The Incarnation -- By: Mileham L. O’harra
BSac 72:286 (April 1915) p. 433
The incarnation of God in Christ Jesus is the most stupendous declaration of the Bible. God, a spirit that inhabiteth eternity, whom the heavens cannot contain, whose divine presence is in the flaming glory of the rosebush, and the majesty of whose splendor is among the stars, the Almighty, Eternal, Invisible God, opens the doorway of his kingdom, steps out from his eternity, lays aside his garments of light, clothes himself in human flesh, and walks among men like unto one of us. This is the monumental miracle of the ages. Over it a war of centuries has been waged. To the Jews it has ever been a stumbling-block, and to the Gentiles foolishness; but to them that believe, it is the power of God and the wisdom of God. And why should this be counted a thing incredible? Is there anything too hard for the Lord? If God wishes to thus manifest himself, is there any man who will say he cannot and he shall not? If God sees that men need just such a revelation of himself, does that not constitute positive proof that he will give it?
It is my purpose here to present some arguments for the incarnation of our Lord, drawn from a source which has always been conceded to have great weight as evidence for spiritual truth. I refer to the realm of nature and to the various departments of our ordinary life. It has long ago been brought to our attention that when we find a principle
BSac 72:286 (April 1915) p. 434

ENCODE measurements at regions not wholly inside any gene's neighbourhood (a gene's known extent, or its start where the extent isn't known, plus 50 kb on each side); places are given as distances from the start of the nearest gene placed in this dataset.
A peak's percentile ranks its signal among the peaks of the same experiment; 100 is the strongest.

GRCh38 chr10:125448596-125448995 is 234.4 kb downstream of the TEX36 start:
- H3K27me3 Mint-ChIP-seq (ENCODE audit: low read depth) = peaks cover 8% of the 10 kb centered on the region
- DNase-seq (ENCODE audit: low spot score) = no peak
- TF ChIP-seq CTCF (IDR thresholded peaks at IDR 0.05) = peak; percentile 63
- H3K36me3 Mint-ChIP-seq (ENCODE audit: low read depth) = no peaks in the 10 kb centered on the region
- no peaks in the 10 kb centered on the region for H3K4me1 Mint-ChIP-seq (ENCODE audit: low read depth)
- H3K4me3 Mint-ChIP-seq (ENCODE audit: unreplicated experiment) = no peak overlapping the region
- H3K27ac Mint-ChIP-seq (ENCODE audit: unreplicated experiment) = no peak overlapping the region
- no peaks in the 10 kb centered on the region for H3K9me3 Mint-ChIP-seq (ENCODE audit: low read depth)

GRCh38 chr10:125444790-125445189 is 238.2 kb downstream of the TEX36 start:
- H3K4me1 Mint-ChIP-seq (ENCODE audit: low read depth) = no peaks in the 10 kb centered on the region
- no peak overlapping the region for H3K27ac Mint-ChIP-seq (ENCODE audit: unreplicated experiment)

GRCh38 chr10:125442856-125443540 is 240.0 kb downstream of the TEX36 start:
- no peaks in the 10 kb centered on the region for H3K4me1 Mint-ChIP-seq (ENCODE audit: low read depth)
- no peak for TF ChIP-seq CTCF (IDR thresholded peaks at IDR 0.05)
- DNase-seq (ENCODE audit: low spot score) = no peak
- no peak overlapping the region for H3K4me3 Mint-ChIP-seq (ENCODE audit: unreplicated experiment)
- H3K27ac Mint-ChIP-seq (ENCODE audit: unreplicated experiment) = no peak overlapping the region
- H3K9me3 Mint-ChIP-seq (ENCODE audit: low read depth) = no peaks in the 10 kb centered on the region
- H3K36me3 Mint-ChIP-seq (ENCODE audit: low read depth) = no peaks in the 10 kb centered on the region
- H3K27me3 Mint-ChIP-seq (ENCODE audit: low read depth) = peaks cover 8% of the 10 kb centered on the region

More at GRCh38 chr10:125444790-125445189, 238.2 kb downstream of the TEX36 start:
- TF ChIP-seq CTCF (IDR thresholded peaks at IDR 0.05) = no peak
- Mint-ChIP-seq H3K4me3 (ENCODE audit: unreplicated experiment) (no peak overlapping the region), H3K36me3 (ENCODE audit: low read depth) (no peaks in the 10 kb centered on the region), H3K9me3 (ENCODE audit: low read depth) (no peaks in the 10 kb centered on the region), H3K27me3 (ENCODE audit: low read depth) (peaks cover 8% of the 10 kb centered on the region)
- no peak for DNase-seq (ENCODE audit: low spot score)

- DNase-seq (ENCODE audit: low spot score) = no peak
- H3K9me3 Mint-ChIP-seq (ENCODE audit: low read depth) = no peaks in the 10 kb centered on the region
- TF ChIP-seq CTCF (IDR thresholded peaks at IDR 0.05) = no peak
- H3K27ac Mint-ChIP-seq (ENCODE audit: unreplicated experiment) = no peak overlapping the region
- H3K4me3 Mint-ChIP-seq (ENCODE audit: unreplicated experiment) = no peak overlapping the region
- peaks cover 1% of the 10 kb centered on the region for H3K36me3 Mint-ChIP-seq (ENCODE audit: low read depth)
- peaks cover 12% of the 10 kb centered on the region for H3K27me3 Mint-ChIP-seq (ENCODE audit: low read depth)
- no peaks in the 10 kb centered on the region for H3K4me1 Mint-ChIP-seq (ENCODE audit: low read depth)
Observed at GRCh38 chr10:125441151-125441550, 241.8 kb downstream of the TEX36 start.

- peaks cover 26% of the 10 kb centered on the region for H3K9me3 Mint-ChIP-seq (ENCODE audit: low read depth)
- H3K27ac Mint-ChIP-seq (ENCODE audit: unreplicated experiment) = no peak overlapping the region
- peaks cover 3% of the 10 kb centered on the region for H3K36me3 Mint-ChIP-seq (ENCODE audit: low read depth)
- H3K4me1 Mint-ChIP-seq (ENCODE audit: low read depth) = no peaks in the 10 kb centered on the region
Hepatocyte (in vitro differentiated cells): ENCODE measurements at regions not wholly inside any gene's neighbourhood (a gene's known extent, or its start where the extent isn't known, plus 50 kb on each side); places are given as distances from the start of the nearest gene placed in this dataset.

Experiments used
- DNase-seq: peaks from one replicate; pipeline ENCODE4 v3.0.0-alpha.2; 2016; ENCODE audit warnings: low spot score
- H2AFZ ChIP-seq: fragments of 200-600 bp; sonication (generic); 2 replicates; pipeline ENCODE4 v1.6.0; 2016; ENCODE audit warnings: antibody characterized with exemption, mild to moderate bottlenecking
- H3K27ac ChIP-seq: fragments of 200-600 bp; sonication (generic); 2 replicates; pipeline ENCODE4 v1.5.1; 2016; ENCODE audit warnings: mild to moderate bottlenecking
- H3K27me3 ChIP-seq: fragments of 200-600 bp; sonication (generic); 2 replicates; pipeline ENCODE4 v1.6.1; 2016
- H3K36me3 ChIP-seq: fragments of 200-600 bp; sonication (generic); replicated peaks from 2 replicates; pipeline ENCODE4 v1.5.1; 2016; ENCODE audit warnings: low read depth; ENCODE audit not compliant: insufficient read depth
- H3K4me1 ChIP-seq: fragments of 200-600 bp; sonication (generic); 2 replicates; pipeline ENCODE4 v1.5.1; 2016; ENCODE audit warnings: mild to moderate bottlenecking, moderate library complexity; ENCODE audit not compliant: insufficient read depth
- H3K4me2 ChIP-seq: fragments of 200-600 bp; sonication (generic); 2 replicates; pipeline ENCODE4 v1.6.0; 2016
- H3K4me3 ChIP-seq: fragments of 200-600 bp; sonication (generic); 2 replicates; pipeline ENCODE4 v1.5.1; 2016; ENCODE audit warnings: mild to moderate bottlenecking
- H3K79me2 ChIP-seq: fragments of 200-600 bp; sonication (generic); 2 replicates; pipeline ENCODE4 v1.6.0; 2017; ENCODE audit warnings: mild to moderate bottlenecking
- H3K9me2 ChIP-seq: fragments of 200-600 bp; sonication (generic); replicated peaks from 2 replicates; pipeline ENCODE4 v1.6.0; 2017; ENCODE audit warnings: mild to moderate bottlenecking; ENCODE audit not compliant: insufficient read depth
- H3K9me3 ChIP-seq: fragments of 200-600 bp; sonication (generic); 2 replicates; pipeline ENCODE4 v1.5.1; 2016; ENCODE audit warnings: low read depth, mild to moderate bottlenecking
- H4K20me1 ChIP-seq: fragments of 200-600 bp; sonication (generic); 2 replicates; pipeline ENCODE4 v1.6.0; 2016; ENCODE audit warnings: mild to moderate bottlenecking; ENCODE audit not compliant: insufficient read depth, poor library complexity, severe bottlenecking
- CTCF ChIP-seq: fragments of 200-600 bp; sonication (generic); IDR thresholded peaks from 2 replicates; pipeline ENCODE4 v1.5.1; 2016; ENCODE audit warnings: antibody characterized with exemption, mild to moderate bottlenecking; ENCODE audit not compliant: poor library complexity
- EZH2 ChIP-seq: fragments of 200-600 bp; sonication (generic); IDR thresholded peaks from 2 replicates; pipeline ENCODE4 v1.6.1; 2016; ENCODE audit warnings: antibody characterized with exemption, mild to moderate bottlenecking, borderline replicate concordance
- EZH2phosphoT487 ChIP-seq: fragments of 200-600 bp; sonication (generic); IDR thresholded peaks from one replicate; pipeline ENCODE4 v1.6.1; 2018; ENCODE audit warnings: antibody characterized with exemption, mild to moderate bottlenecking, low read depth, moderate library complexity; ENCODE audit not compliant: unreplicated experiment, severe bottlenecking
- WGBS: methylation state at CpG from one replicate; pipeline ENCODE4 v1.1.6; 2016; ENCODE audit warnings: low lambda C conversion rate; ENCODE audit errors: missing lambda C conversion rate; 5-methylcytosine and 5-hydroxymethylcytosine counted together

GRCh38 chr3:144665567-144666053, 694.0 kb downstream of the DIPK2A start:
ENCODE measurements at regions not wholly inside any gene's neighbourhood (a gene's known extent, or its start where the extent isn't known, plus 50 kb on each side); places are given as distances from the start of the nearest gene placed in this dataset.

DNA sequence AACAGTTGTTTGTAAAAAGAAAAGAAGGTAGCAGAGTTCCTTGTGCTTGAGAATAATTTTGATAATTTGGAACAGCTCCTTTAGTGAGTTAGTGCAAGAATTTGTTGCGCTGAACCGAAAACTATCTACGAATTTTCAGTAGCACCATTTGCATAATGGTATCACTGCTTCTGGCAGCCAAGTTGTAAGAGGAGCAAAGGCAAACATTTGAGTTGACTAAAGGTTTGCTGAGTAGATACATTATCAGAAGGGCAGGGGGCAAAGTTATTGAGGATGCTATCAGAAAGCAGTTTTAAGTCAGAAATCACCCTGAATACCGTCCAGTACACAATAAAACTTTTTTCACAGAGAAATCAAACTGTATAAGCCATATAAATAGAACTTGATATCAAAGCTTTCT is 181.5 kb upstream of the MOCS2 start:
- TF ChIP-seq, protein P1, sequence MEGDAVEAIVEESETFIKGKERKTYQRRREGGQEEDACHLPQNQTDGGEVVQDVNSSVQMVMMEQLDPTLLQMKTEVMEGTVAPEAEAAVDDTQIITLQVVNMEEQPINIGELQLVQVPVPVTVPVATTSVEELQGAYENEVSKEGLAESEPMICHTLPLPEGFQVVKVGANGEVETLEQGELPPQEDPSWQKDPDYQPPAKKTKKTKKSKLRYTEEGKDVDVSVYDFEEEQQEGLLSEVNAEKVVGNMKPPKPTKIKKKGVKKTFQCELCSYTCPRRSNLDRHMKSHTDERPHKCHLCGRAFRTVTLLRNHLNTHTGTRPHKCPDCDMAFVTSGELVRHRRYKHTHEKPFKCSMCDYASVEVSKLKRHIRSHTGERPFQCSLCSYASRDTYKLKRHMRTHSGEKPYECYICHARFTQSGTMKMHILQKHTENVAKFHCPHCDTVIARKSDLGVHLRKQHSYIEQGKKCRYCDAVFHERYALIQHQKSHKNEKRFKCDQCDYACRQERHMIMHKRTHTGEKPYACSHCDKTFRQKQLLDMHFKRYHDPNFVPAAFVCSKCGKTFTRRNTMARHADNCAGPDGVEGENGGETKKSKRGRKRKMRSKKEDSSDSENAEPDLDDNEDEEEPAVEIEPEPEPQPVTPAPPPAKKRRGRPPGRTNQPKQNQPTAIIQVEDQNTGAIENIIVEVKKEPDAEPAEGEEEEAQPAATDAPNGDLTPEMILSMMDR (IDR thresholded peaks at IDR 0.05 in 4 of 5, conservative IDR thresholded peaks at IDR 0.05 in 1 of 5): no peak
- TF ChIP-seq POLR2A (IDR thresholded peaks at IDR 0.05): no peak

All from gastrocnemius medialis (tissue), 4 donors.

or law running throughout nature and in all departments of our earth-life, that that same principle or law obtains in the spiritual realm. Every natural law is an avenue that leads us on through nature, through life, through the spirit realm, to the very throne of God. As John Stuart Mill has said, “When the analogy can be proved, the argument founded upon it cannot be resisted.” This is almost intuitively accepted by men as a true statement of fact. When, for example, we discover in the natural world that every seed brings forth its own kind, and only its own kind, we assume at once that in the spiritual realm, also, “whatsoever a man soweth, that shall he also reap.” Upon this idea Butler based his “Analogy,” and Drummond his “Natural Law.” Each of these constitute unanswerable arguments for the principles they enunciate.
With these things in mind, therefore, we submit the following proposition; namely, the analogies of an incarnation are found in all nature and in every department of life, and therefore are to be expected in the spiritual revelation of God. Let us have a clear understanding of the term “incarnation.” God is a spirit. Jesus Christ was that spirit materialized, clothed in human flesh, taking human form. We do not. of course, presume to think of nature as...
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